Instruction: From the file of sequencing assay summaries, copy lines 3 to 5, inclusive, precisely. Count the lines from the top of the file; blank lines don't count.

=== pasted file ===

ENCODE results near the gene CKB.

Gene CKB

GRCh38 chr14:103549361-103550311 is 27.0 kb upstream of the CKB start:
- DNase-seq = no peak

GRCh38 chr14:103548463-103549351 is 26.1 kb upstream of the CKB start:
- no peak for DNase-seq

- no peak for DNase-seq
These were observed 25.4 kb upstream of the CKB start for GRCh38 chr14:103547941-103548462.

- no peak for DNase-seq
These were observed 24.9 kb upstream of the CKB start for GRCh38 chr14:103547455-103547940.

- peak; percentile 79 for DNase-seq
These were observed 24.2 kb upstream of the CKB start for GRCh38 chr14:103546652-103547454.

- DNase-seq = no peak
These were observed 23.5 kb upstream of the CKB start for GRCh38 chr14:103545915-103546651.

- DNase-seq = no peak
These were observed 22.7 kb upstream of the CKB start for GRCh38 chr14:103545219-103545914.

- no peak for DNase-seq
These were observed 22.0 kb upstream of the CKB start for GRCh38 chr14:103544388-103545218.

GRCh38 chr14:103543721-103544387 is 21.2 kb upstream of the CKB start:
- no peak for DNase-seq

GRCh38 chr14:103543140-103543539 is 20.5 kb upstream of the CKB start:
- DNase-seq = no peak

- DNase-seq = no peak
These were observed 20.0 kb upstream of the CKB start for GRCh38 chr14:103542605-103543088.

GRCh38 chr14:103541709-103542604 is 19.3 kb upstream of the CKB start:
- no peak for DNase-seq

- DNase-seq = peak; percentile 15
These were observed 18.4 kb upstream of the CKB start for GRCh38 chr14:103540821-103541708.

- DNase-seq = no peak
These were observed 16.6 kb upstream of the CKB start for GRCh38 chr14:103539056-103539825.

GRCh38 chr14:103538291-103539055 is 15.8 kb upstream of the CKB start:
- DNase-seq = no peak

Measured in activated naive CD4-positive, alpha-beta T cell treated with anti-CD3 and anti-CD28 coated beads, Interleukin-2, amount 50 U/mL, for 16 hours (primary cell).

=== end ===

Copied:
GRCh38 chr14:103549361-103550311 is 27.0 kb upstream of the CKB start:
- DNase-seq = no peak

GRCh38 chr14:103548463-103549351 is 26.1 kb upstream of the CKB start: